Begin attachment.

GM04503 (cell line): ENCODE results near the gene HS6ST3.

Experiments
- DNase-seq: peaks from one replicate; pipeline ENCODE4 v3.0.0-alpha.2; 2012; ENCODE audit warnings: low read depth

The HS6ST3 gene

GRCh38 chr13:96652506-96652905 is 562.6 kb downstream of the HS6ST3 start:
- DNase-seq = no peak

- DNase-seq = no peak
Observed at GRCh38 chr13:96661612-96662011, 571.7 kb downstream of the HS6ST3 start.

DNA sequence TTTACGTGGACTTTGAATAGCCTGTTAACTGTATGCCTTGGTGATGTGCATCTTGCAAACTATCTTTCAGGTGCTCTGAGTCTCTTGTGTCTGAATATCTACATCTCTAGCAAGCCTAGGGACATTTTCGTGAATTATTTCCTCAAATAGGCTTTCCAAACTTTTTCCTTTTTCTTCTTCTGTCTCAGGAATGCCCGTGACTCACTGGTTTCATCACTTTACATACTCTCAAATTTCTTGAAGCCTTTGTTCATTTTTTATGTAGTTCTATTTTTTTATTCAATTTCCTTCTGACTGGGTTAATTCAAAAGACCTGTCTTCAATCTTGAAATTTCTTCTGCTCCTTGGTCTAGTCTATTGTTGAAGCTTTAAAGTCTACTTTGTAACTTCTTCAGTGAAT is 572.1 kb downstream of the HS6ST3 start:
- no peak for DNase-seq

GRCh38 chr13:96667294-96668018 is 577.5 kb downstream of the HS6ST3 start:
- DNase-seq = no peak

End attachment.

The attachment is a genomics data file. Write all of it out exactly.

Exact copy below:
GM04503 (cell line): ENCODE results near the gene HS6ST3.

Experiments
- DNase-seq: peaks from one replicate; pipeline ENCODE4 v3.0.0-alpha.2; 2012; ENCODE audit warnings: low read depth

The HS6ST3 gene

GRCh38 chr13:96652506-96652905 is 562.6 kb downstream of the HS6ST3 start:
- DNase-seq = no peak

- DNase-seq = no peak
Observed at GRCh38 chr13:96661612-96662011, 571.7 kb downstream of the HS6ST3 start.

DNA sequence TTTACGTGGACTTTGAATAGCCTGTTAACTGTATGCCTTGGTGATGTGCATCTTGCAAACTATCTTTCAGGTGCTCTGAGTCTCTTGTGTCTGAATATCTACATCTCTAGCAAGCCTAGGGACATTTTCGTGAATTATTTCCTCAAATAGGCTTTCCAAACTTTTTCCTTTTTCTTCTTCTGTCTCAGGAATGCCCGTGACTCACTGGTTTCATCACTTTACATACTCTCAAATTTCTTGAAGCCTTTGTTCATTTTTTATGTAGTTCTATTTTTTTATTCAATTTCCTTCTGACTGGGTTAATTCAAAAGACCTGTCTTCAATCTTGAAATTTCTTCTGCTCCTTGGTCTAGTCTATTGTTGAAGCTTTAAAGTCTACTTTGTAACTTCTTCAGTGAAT is 572.1 kb downstream of the HS6ST3 start:
- no peak for DNase-seq

GRCh38 chr13:96667294-96668018 is 577.5 kb downstream of the HS6ST3 start:
- DNase-seq = no peak